Liberal and progressive Muslim thought by no means stagnated after the demise of the New Order; in fact, it reached higher levels of intellectual sophistication than in the heyday of Suharto’s rule. However, liberal and progressive Muslims have lost the power of setting the terms of public debate to the numerically stronger currents of radical Islam. Considerable segments of the Muslim middle class have come under the influence of Islamist or fundamentalist thought. Those who reject those radical varieties of Islam, appear to be more easily drawn to popular preachers leading Sufism-inspired devotional movements rather than to the intellectual successors of Madjid and Wahid.


**********************


Martin van Bruinessen is Professor of Comparative Study of Contemporary Muslim Societies at Utrecht University in the Netherlands. Originally trained as a theoretical physicist, he later switched to social anthropology and in the mid-1970s carried out extensive fieldwork among the Kurds of Iran, Iraq, Turkey and Syria – a region he has frequently revisited since. Between 1982 and 1994 he spent altogether nine years in Indonesia, as a researcher, a consultant for research methods at the Indonesian Institute of Sciences (LIPI), and as a lecturer at the State Institute for Islamic Studies (IAIN) in Yogyakarta. In 1998 he was one of the founders of the International Institute for the Study of Islam in the Modern World (ISIM), based in Leiden, and he has been one of the four professors leading this institute during the ensuing decade. In between, he also held visiting professorships at the Free University of Berlin and the National Institute of Oriental Languages in Paris. Since his return to the Netherlands in 1994, van Bruinessen has continued his research on Indonesian Islam and made numerous shorter research visits to the country. His published research on Indonesia concerns various aspects of Islam: Sufi orders, traditional Islamic education, the religious association Nahdlatul Ulama, and Islamic radicalism.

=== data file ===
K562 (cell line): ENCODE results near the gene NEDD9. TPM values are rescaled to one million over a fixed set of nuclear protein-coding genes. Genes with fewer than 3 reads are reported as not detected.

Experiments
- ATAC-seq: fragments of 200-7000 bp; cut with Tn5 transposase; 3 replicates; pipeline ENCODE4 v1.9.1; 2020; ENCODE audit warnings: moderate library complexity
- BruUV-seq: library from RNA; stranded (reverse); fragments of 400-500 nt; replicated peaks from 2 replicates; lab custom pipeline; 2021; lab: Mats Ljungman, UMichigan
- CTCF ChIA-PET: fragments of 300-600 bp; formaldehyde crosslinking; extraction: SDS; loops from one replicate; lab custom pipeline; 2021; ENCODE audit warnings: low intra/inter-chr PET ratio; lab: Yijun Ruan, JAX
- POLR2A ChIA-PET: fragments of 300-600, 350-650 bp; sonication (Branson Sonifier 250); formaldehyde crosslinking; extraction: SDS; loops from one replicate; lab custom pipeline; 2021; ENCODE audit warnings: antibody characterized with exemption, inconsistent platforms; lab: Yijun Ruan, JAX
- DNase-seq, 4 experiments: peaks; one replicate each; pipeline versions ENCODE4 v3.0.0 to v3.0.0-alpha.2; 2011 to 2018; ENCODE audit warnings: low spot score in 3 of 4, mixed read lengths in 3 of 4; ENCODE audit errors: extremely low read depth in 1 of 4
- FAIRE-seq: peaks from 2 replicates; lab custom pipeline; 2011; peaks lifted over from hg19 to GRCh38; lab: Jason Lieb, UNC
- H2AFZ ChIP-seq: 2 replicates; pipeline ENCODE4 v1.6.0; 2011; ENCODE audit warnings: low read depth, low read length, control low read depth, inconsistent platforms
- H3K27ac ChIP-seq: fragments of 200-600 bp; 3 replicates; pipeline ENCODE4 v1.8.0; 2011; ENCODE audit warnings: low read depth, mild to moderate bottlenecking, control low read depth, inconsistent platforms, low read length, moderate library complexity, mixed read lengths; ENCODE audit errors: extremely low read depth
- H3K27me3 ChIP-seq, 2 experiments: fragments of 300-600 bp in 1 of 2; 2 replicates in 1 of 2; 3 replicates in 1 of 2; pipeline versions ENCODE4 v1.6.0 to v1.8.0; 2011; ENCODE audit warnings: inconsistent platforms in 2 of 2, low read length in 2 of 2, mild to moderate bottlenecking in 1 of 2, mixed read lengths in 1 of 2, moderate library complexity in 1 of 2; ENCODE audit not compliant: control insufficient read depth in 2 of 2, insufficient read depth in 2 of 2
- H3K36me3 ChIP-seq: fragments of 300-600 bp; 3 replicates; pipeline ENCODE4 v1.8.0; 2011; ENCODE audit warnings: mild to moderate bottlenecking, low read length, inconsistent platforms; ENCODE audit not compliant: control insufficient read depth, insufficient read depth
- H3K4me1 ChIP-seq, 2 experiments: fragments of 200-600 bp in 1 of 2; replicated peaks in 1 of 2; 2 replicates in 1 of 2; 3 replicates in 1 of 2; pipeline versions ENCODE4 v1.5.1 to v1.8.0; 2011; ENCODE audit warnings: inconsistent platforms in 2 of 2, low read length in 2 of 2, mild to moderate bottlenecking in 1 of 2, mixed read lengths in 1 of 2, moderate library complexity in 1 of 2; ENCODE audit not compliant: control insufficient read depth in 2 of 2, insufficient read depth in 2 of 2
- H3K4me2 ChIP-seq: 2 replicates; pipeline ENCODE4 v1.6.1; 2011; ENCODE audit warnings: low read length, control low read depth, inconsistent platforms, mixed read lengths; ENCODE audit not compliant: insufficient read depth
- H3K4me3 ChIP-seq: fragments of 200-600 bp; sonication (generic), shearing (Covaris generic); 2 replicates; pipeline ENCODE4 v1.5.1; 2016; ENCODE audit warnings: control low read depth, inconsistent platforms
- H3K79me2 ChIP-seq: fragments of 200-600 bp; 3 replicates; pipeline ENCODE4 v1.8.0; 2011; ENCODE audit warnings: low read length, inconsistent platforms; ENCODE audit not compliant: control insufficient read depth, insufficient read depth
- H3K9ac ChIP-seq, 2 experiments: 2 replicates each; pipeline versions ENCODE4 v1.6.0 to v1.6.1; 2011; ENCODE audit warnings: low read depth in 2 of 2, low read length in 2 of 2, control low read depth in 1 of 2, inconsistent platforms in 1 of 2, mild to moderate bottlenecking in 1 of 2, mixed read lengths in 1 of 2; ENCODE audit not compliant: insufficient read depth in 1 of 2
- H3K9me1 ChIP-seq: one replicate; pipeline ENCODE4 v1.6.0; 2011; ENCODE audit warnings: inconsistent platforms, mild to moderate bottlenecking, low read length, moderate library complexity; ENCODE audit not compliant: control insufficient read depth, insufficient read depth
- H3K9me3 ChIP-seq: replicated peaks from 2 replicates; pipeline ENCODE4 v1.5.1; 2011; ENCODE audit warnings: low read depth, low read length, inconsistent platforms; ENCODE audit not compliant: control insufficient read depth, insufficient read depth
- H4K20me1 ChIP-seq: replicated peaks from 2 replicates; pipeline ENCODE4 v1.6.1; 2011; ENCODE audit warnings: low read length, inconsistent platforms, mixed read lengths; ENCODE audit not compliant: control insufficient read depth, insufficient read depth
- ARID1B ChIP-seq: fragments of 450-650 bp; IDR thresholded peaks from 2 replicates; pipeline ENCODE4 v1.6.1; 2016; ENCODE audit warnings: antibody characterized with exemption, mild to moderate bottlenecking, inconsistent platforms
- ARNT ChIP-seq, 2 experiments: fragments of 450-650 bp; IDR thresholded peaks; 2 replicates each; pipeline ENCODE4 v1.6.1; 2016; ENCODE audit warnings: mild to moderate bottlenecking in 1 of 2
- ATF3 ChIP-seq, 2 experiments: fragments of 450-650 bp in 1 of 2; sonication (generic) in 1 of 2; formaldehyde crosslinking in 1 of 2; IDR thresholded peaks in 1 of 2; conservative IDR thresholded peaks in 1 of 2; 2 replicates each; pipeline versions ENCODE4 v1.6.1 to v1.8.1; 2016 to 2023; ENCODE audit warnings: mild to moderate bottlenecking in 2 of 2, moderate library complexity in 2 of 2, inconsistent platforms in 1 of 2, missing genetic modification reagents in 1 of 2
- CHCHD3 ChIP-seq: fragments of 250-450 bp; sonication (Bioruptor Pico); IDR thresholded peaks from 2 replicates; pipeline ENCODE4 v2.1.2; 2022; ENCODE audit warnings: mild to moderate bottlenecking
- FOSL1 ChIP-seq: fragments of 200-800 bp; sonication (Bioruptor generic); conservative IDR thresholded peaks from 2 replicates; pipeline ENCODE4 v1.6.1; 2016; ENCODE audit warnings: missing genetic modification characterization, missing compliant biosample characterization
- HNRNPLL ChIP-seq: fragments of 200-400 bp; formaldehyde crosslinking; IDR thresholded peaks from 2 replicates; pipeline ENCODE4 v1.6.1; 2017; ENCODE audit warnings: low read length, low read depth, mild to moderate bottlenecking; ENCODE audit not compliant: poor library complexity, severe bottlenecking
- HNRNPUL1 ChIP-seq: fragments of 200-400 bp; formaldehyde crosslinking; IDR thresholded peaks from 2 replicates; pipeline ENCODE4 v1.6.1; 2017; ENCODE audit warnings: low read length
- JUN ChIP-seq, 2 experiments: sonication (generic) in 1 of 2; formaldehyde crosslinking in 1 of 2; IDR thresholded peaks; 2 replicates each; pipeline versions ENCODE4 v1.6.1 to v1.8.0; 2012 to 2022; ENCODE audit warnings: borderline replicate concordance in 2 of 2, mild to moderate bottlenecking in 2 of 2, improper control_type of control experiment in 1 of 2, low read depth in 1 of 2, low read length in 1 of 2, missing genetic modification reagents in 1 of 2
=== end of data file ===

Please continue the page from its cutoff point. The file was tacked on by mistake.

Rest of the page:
Van Bruinessen can be contacted at: m.vanbruinessen@uu.nl; many publications can be downloaded from his personal website:

http://www.hum.uu.nl/medewerkers/m.vanbruinessen/index-eng.html .


What happened to the smiling face of Indonesian Islam?
Muslim intellectualism and the conservative turn in post-Suharto Indonesia



Dedicated to the memories of
Abdurrahman Wahid and Nasr Hamid Abu Zayd



  1. Introduction